A Former Life By Charles Baudelaire


    Long since, I lived beneath vast porticoes,
    By many ocean-sunsets tinged and fired,
    Where mighty pillars, in majestic rows,
    Seemed like basaltic caves when day expired.

    The rolling surge that mirrored all the skies
    Mingled its music, turbulent and rich,
    Solemn and mystic, with the colours which
    The setting sun reflected in my eyes.

    And there I lived amid voluptuous calms,
    In splendours of blue sky and wandering wave,
    Tended by many a naked, perfumed slave,

    Who fanned my languid brow with waving palms.
    They were my slaves – the only care they had
    To know what secret grief had made me sad.

Get drunk by Charles Baudelaire

Get drunk by Charles Baudelaire

Get Drunk

Get drunk

One should always be drunk. That’s all that matters;
that’s our one imperative need. So as not to feel Time’s
horrible burden one which breaks your shoulders and bows
you down, you must get drunk without cease.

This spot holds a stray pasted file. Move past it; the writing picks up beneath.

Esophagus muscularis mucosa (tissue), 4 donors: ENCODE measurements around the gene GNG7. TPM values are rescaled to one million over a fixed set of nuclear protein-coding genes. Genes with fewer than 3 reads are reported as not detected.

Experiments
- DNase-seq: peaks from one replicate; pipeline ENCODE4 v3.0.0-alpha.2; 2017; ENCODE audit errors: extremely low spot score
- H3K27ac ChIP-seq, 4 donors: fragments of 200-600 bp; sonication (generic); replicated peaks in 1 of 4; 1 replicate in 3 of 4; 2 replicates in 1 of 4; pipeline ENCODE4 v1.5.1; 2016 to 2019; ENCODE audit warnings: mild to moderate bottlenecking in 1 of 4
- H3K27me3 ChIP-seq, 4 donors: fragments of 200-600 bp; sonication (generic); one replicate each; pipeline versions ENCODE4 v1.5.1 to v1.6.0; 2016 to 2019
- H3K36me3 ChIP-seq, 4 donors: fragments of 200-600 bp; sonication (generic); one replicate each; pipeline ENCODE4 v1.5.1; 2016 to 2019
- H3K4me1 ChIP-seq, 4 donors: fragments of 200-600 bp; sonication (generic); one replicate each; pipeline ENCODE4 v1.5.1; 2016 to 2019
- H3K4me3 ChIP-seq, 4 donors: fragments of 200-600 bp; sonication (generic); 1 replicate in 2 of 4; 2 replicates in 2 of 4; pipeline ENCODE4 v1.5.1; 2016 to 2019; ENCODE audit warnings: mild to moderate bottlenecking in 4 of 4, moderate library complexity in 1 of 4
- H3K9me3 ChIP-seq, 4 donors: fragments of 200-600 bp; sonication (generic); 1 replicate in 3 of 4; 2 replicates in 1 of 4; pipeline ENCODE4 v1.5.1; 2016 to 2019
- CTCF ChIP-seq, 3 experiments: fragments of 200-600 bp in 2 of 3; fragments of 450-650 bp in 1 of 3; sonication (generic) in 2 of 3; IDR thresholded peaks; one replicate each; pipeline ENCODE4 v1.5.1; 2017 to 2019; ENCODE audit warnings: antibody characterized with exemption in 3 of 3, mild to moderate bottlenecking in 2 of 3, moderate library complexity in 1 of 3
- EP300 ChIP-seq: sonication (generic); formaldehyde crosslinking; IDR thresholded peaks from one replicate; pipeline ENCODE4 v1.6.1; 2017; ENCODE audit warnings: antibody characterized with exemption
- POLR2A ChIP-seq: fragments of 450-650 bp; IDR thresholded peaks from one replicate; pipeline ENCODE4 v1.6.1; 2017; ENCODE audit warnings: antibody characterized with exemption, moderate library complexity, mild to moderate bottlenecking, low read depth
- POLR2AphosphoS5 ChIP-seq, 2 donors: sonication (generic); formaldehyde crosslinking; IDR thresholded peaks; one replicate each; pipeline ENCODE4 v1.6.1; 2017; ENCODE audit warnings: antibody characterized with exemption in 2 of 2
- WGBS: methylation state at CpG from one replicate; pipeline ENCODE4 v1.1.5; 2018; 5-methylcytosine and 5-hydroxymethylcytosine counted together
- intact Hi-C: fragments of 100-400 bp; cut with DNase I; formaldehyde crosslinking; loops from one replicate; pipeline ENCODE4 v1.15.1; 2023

But with what?
With wine, poetry, or virtue
as you choose.
But get drunk.

And if, at some time, on steps of a palace,
in the green grass of a ditch,
in the bleak solitude of your room,
you are waking and the drunkenness has already abated,
ask the wind, the wave, the stars, the clock,
all that which flees,
all that which groans,
all that which rolls,
all that which sings,
all that which speaks,
ask them, what time it is;
and the wind, the wave, the stars, the birds, and the clock,
they will all reply:

“It is time to get drunk!

So that you may not be the martyred slaves of Time,
get drunk, get drunk,
and never pause for rest!
With wine, poetry, or virtue,
as you choose!”

Charles Baudelaire

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